The police officer who arrested me failed to read me the Miranda rights. What effect does that have on my case?
An officer’s failure to administer Miranda rights is not necessarily fatal to the prosecutor’s case, but generally it will prevent the officer from being able to repeat in court any oral statement you might have made after being arrested. This could hurt the prosecutor’s case and instead help your case.
If I am stopped for a traffic violation and the law enforcement officer asks to have a look inside my vehicle, must I agree?
Certainly not! By doing this, the officer is actually asking you to give up your constitutional right to be free of an unlawful search and seizure. The Fourth Amendment to the U.S. Constitution states that residents of this country have the right “to be secure in their persons, houses, papers, and effects, against unreasonable searches and seizures…” All states have similar constitutional and statutory provisions providing protection against searches made without probable cause.However, the courts have held that you can be stripped of this important right if you voluntarily consent to an officer’s request to search. The officer is not required to have a reason to request the search of your vehicle—you may fit a profile known to law enforcement, or the officer may just be suspicious of your looks. Furthermore, the officer does not have to inform you that you have the right to withhold consent.
I have just learned that the police and/or federal agents have come looking for me. Should I call them and arrange to meet with them?
No. You should instead have an experienced criminal defense attorney make contact with these officials to find out what is going on. In many instances, doing so can prevent your arrest and will almost always prevent law enforcement from obtaining damaging information from you. If the police or agents intend to arrest you, your attorney may arrange for your surrender on a given date, at a specific time and location that would best avoid unnecessary embarrassment or show of force. In addition, arranging surrender in this manner will have a positive impact on a court’s decision in setting bail.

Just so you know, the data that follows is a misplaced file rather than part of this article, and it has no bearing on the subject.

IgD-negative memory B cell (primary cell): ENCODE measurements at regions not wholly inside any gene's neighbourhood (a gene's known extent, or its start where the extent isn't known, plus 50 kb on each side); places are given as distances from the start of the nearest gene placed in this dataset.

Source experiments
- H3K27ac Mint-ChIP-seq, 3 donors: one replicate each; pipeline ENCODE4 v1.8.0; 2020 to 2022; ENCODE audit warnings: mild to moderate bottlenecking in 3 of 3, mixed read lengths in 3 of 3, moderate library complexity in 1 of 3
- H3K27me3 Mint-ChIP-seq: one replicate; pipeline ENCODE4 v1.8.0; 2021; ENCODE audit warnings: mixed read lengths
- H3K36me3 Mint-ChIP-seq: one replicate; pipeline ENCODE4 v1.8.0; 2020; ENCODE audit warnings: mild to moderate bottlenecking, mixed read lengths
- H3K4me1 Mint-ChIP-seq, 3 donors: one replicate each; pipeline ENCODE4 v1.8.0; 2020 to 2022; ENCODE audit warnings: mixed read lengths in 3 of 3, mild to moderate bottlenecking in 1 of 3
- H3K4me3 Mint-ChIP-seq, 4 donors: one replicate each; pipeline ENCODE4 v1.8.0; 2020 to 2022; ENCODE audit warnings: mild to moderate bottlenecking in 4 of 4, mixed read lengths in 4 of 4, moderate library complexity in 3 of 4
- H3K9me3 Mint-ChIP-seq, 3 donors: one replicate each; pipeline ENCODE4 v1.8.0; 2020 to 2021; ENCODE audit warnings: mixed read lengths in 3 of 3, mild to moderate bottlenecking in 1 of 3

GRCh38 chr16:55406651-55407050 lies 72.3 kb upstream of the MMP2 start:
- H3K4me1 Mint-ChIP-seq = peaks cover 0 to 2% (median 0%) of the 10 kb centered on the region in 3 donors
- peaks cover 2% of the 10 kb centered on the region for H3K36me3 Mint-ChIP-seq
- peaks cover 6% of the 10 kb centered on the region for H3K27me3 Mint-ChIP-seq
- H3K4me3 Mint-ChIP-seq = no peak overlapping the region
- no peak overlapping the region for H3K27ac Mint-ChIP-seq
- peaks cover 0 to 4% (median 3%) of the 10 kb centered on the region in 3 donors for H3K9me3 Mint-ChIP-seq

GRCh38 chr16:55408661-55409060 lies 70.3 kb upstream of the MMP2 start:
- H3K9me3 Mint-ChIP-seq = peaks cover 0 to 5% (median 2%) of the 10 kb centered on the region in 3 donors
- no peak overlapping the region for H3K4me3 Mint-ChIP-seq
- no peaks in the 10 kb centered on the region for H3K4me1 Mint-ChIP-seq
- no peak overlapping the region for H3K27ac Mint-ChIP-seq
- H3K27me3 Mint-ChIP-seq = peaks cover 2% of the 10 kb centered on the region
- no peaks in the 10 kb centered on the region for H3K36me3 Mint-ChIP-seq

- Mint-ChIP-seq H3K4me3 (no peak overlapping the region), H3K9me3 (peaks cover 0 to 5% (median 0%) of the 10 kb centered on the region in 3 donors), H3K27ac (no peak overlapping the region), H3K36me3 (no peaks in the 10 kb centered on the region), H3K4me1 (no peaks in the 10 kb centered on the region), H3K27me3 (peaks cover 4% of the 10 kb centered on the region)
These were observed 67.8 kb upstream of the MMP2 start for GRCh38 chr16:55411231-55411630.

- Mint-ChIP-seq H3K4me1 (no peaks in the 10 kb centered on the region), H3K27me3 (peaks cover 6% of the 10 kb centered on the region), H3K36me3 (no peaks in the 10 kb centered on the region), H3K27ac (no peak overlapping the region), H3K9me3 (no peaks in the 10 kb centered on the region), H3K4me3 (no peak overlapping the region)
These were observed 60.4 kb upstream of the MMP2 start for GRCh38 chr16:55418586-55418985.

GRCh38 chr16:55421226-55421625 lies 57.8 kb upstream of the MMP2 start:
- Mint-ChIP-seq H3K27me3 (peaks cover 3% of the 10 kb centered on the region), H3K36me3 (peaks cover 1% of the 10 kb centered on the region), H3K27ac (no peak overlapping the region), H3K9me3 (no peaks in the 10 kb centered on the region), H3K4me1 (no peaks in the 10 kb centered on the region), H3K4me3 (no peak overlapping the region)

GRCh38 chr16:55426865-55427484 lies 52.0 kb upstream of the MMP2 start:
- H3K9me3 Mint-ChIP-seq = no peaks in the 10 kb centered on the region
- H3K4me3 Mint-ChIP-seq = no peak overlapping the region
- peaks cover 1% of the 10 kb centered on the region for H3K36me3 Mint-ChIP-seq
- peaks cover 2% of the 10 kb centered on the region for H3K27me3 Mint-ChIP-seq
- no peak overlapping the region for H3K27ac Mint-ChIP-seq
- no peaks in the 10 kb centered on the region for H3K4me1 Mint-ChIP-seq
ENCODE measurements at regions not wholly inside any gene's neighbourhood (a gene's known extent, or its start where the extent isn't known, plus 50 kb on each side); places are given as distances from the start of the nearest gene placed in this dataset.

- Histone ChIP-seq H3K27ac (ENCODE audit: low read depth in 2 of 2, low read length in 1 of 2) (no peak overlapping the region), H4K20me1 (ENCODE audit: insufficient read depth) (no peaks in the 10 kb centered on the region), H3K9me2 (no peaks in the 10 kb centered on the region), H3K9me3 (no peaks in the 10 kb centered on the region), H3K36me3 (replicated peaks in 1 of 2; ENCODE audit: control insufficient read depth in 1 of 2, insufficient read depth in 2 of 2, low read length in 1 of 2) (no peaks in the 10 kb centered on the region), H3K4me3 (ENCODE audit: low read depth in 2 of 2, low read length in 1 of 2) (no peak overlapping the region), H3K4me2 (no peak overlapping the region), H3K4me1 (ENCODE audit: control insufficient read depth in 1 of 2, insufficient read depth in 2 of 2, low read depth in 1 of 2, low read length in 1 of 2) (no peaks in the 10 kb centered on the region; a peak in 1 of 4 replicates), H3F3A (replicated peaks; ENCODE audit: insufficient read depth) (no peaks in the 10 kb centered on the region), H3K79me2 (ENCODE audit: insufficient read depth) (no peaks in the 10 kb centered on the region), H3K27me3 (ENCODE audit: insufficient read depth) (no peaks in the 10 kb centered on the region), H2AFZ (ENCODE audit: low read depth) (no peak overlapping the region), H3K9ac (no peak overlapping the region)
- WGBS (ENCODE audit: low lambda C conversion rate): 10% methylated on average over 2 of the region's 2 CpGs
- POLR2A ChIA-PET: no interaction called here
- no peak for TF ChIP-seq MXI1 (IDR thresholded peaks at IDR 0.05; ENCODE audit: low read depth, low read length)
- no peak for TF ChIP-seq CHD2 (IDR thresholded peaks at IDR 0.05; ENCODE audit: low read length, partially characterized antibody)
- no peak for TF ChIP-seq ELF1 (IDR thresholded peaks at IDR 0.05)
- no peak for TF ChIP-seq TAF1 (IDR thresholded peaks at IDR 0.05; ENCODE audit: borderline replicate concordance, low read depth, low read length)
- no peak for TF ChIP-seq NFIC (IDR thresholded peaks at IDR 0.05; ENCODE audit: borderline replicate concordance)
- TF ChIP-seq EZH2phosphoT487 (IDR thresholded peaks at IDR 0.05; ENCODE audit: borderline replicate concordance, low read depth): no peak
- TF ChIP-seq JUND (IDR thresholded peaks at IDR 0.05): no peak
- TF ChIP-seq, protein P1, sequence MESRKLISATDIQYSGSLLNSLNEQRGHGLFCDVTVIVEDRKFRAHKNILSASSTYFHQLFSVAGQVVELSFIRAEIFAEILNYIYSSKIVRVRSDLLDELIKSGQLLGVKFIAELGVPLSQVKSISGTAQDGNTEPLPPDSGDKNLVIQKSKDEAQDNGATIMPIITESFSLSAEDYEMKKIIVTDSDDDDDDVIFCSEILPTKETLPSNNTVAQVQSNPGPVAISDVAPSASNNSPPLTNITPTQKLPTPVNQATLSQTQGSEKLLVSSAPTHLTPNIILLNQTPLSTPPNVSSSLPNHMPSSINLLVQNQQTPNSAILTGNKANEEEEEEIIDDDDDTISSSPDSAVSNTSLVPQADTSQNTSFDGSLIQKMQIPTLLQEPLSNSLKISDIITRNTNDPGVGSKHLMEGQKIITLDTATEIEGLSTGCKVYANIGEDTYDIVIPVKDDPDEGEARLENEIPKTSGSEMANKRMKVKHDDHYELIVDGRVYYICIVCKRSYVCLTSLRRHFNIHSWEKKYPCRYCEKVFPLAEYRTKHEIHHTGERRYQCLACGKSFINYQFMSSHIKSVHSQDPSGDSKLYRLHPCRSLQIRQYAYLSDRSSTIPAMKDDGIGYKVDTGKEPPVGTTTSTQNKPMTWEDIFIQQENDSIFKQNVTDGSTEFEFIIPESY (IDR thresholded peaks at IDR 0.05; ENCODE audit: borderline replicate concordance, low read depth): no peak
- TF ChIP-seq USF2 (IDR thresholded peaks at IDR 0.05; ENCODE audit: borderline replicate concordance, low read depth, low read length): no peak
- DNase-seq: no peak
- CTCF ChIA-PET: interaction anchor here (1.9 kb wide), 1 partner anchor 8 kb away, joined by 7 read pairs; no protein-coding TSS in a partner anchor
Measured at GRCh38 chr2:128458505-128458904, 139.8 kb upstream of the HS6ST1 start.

I have just been arrested! What should I do?
Once you have contacted your family or friends, you should seek out an experienced criminal defense lawyer who can quickly find out as much information as possible concerning the reason for your arrest, and arrange to have you released as soon as possible.
Will I have to post bail in order to be released from custody?
This depends on a number of factors, including the effectiveness of your attorney in communicating to the court the reasons why you should be released without having to post any bail or with a low bail. Relevant factors include the seriousness of the charges against you, of the evidence against you, and any prior criminal record you may have.
If bail is set, how can I get released?
You will be released as soon as bail has been paid and the facility at which you are held confirms that the bail has been posted. An experienced defense attorney will help you to put together the necessary assets to post bail, or to work with an honest and reasonable bail bondsman to post a bond.
What if the bail set by the judge at my arraignment is too high for me to make?
One of the most important things an experienced criminal defense attorney can do for you is attempt to convince a judge that the initial decision on bail was unfair or unjust and that a lower bail figure—sometimes combined with other assurances such as surrender of passport, waiver of extradition, or electronic monitoring—are enough to secure your return to court when required.
What happens after my initial appearance before the court?
After your arraignment, the case will be adjourned to another date, courtroom and judge. At this time, your attorney can do a number of things, such as meet with the prosecutor to discuss potential dismissal or reduction of the charges, make certain motions or applications to the court, have certain evidence deemed inadmissible in court, or try to compel the prosecutor to disclose to the defense certain information or evidence. If you are charged with a felony, the case will be adjourned to monitor whether a grand jury has voted to indict you on the charges.
What will my lawyer do after the initial arraignment in court?
From the moment you hire your attorney, he or she will begin to gather information both about you and about your case from you and all other sources, including the prosecutor, any witnesses, family members, colleagues and friends. Every case is different and Mr. Petrus will tailor his approach in a way to fit your needs.
If I am charged with a felony, should I appear before the Grand Jury to hear the evidence against me?